After the death of Ginimbi, Kit-Kat, claiming to be Ginimbi’s best friend, registered the deceased’s estate and unsuccessfully tried to push the Master of High Court into immediately accepting the unsigned will.
Although Ginimbi’s father Mr Anderson Kadungure and sisters Juliet and Neria were listed as possible beneficiaries of the estate in that defective will, Kit Kat has been leading the legal process.
The nullified document showed that Kadungure owned the Domboshava mansion, a company called Infinity Gas, an undisclosed fleet of vehicles and several other companies.
The custodians of the unsigned will, Ranros Estate Administrators, wrote a cover letter seeking the speedy acceptance of the unsigned document as the actual last will and testament for the distribution of the estate.
They argued that some of Kadungure’s companies in Botswana had stopped operating since that country requires an estate to be reported to the authorities before operations can resume.
“The deceased died before signing his last will and testament. We are therefore kindly asking your office to urgently convene a meeting with all beneficiaries so that you can accept the will and issue the court sealed letters of administration.
“The deceased had a running business in Botswana and it stopped operations on November 9, 2020. The laws of that country require the estate to be reported to the Master of High Court within 14 days so that operations will resume.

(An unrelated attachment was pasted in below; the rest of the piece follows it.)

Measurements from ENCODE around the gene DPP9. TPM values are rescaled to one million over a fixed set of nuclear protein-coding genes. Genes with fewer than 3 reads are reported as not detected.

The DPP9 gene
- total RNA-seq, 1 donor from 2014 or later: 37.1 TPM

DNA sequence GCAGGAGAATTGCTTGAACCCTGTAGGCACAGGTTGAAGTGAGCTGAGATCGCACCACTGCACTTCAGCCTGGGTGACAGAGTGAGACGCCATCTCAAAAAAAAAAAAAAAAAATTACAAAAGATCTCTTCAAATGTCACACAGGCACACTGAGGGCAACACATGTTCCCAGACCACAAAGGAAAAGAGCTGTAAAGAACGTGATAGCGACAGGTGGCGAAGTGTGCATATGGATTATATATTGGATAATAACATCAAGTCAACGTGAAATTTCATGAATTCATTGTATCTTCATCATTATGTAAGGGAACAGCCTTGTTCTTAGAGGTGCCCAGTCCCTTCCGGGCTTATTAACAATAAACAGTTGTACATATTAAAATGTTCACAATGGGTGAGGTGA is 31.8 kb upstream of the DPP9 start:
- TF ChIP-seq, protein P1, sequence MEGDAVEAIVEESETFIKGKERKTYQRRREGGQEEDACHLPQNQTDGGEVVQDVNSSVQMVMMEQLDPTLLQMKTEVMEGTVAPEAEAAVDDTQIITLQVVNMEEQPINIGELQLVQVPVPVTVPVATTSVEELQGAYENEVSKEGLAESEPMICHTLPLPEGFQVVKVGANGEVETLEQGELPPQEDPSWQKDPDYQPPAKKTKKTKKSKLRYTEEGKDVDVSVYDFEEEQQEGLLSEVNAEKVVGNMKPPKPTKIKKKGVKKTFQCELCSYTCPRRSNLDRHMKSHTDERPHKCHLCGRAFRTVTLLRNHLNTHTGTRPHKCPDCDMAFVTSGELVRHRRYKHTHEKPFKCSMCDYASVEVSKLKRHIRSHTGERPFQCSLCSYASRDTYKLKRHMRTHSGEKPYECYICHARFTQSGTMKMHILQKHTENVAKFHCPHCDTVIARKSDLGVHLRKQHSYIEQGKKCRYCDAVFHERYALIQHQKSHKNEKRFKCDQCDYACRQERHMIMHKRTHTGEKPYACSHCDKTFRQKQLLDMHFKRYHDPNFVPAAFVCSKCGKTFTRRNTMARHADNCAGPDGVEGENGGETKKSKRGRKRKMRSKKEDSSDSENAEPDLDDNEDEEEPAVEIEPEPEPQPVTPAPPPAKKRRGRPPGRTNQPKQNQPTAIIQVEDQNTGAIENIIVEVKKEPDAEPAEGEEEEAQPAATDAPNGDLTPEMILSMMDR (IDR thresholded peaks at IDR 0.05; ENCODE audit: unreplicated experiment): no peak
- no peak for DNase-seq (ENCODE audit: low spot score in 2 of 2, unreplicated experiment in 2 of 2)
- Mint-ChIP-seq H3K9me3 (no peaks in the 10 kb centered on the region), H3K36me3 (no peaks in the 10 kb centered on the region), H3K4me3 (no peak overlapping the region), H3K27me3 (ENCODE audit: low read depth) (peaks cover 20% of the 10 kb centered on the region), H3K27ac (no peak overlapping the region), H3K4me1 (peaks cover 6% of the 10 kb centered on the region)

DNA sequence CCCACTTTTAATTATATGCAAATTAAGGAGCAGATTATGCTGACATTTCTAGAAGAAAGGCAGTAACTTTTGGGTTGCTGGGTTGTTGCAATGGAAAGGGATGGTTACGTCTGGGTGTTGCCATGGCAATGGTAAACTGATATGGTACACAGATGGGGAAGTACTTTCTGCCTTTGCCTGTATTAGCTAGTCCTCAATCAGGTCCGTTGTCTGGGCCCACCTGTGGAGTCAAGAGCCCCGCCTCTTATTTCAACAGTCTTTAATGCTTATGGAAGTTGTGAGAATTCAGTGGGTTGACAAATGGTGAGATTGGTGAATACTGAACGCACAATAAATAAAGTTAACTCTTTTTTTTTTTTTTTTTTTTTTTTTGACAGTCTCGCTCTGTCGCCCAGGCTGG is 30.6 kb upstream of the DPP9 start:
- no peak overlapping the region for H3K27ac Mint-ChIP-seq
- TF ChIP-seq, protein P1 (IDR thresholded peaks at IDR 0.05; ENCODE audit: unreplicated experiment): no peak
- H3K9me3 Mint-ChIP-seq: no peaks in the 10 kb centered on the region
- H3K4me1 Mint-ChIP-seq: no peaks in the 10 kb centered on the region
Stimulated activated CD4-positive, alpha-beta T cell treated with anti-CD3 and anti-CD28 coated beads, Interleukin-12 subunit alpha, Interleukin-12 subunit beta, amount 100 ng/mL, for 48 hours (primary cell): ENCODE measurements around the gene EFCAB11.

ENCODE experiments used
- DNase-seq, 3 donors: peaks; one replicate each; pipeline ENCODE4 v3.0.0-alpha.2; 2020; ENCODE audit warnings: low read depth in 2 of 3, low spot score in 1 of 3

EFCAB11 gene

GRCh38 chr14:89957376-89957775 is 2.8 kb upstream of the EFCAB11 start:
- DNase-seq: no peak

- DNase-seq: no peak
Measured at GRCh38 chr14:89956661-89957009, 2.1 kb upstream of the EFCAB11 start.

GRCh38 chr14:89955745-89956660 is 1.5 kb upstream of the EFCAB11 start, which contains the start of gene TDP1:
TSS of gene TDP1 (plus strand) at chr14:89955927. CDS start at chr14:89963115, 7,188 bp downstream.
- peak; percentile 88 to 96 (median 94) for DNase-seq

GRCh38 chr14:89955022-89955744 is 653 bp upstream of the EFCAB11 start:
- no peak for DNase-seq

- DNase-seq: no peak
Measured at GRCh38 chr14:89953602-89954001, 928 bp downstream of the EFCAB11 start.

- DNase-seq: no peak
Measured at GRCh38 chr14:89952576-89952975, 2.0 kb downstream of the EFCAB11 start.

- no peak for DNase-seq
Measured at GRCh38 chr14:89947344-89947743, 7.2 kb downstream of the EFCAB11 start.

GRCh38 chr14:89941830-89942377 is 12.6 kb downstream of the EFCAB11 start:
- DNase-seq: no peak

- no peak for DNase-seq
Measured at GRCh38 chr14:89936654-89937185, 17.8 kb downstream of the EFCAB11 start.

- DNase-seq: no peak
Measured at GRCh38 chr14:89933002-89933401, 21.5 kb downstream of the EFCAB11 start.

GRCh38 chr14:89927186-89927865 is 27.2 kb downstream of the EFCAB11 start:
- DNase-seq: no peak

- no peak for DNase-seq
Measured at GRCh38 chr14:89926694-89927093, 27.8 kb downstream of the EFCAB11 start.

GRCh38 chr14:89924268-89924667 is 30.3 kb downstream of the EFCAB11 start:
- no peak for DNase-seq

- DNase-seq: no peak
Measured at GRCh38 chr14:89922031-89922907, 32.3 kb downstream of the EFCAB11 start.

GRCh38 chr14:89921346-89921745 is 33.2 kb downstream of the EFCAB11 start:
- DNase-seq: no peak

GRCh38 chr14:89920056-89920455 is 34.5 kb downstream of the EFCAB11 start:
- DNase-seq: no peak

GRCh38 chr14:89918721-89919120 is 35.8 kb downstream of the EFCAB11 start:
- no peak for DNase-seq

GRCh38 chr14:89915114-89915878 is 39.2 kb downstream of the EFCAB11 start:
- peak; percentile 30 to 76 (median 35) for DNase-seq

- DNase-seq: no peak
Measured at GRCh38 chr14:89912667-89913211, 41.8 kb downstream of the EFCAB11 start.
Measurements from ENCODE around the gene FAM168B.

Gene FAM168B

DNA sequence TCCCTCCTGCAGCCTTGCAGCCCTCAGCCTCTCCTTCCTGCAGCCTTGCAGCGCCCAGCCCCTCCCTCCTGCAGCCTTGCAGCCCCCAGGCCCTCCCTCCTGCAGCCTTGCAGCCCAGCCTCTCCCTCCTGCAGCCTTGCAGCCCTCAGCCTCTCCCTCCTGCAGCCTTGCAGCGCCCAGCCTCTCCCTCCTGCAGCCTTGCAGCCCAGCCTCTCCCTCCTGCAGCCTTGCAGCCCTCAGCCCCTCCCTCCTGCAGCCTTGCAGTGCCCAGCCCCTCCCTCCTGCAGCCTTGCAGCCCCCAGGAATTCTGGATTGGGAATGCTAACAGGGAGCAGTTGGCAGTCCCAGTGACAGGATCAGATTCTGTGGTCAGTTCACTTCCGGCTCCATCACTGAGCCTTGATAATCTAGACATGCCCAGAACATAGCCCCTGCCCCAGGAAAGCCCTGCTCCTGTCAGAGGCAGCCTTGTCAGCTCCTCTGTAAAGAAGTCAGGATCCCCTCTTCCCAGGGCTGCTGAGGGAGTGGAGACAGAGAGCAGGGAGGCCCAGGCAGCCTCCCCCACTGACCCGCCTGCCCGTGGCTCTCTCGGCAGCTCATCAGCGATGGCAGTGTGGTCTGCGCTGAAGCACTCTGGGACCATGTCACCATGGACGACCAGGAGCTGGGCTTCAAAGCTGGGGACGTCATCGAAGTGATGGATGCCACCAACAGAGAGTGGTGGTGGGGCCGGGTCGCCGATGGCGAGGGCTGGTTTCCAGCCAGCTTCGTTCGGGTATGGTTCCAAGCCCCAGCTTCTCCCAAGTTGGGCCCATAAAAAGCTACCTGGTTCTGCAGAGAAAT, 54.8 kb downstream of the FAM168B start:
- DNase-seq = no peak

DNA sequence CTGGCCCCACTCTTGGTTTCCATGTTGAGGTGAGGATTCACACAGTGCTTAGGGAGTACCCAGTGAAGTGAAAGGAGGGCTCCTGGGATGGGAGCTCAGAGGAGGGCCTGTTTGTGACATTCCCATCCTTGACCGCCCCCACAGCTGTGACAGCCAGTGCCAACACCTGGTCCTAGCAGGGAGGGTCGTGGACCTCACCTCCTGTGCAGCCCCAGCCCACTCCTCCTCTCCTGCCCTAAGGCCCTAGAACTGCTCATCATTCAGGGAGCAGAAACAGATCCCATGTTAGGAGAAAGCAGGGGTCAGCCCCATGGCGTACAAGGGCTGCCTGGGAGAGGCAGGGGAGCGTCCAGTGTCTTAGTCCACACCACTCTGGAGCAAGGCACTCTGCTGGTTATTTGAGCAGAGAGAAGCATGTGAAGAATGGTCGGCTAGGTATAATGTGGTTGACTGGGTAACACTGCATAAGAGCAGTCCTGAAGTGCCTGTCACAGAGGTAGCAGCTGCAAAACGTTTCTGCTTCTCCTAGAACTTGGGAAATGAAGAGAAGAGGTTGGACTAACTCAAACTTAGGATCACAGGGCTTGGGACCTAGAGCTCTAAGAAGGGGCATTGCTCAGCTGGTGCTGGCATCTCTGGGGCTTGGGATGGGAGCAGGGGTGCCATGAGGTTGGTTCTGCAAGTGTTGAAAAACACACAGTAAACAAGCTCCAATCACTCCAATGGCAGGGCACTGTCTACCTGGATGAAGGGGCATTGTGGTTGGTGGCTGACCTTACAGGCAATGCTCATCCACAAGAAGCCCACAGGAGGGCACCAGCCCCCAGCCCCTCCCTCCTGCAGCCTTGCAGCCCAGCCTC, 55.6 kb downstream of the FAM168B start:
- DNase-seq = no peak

“The major fear of the beneficiaries is that the business partners of the deceased in Botswana might take advantage and vandalise the assets of the deceased,” reads part of the letter.
However, the Office of the Master through a letter signed by K F Chigomararwa, an Additional Master of High Court in-charge of the Deceased Estates, refused to be pushed into accepting the unsigned will.
Instead, she asked the Kadungure family members and other beneficiaries to attend a meeting.
The unsigned will stated the Domboshava mansion, while part of the proposed trust, should be turned into a hotel to be run by the trustees.
When the family attended the meeting, they accepted the document as the official will of the deceased resulting in the Master of High Court registering it.
The family later made a U-turn when pressure for the immediate release of the lamborghini was now coming from the executor before the winding up of the estate.
They successfully sought review of the decision at the High Court.
Ginimbi died on the spot on November 8 2020 along Liberation Legacy Way in Harare when his speeding Rolls Royce collided head-on with a Honda Fit.
It veered off the road and hit a tree before catching fire. He was with two foreigners who had come for the Saturday night party of a friend Mitchelle Amuli.
Limumba Karim of Malawi and a Mozambican, who was only identified as Alishia and the birthday girl, Mitchelle were burnt beyond recognition after the doors of the Rolls Royce jammed on impact and it took many hours for police and the Fire Brigade to retrieve their remains from the wreckage